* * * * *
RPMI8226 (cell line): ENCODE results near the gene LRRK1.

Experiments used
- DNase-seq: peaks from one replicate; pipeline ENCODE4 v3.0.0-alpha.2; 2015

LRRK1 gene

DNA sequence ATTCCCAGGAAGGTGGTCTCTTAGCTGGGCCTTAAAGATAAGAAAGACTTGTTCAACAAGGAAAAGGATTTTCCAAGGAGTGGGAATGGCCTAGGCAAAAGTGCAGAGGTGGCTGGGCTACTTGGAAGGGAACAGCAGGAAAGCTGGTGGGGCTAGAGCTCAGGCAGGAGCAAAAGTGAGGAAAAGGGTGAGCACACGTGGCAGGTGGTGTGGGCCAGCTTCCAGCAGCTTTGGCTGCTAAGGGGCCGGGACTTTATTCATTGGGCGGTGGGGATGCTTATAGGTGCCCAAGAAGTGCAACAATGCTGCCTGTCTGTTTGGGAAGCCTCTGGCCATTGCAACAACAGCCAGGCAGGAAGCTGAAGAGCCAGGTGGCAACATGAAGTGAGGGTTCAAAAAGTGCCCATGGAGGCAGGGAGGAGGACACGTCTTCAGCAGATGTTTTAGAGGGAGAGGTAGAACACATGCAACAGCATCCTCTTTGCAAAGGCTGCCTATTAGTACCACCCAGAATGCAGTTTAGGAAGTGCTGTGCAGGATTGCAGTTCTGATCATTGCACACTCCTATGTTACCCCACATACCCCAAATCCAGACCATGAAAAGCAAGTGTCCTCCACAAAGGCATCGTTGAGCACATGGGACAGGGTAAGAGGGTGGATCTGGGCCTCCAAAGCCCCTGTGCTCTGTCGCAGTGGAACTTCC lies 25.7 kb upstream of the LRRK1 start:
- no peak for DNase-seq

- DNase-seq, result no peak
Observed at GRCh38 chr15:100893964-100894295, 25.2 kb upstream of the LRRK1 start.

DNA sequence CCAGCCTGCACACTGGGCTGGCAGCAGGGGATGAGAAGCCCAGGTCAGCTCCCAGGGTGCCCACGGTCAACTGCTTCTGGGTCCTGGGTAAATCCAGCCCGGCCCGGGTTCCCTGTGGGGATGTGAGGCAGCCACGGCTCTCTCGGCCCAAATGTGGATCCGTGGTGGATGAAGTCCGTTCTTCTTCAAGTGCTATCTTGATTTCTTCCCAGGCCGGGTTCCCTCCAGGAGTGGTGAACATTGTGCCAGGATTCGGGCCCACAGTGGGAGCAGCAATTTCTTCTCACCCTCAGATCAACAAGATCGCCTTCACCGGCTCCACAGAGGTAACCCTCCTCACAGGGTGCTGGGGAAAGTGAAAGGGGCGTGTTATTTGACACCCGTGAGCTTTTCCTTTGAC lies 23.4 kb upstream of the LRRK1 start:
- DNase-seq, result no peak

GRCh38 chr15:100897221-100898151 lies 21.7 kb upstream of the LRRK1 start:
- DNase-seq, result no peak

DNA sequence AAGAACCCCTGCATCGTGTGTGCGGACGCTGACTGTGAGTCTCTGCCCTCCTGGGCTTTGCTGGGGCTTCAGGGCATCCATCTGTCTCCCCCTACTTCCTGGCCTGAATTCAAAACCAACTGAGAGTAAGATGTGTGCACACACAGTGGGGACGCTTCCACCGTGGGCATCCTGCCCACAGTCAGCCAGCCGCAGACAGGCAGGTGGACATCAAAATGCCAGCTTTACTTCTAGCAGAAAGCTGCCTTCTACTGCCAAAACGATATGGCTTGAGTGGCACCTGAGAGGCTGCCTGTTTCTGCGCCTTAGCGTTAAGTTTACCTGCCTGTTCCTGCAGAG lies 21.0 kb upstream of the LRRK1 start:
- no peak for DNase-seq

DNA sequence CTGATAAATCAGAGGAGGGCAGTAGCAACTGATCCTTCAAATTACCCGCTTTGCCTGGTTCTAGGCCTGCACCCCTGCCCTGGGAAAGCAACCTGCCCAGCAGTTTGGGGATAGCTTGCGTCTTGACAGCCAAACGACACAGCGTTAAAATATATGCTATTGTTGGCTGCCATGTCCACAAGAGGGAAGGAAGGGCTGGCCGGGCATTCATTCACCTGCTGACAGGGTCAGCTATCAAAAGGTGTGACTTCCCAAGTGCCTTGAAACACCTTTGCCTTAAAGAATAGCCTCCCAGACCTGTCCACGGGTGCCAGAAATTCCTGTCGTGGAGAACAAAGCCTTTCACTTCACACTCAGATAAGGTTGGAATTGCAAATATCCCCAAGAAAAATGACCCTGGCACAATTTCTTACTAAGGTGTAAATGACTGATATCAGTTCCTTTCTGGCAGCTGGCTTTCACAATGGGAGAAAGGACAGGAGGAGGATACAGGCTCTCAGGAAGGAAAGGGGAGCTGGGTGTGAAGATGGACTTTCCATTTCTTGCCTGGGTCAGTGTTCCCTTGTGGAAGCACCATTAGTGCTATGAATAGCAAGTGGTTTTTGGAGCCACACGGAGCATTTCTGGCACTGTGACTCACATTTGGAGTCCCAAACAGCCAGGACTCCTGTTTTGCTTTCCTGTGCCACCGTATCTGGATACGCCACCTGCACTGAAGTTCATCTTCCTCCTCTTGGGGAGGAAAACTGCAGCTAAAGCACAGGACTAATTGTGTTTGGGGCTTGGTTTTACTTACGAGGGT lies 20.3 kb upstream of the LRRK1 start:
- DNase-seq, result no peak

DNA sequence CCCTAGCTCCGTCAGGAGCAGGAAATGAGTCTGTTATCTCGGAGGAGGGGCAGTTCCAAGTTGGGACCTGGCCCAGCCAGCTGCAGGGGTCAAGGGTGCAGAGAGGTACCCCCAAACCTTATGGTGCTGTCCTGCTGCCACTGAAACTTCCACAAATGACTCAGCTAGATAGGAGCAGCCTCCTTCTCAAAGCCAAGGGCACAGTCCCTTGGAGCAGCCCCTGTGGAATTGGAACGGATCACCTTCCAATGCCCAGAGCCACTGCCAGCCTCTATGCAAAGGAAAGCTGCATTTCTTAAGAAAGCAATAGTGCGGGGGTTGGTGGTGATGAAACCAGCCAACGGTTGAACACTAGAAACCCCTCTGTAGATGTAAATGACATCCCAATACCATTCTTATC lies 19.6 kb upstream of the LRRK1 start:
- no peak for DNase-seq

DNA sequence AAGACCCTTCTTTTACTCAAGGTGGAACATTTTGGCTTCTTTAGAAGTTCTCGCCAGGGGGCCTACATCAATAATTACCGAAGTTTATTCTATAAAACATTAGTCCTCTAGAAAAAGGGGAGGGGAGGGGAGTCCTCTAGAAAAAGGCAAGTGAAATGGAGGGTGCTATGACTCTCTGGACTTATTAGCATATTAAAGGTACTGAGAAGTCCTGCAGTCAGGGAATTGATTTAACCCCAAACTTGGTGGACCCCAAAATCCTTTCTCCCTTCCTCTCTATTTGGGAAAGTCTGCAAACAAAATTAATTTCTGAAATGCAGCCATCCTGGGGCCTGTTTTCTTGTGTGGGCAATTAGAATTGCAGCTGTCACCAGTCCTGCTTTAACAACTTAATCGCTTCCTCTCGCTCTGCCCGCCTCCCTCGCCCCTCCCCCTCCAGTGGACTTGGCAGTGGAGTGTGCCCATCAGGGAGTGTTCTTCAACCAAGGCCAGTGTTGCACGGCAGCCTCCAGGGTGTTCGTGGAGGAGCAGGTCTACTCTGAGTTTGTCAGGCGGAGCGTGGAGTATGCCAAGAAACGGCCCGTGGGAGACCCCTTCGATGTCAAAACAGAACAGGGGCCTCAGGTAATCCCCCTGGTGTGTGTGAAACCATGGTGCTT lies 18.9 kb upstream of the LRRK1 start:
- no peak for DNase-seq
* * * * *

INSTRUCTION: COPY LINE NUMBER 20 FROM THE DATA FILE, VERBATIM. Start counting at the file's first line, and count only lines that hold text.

- no peak for DNase-seq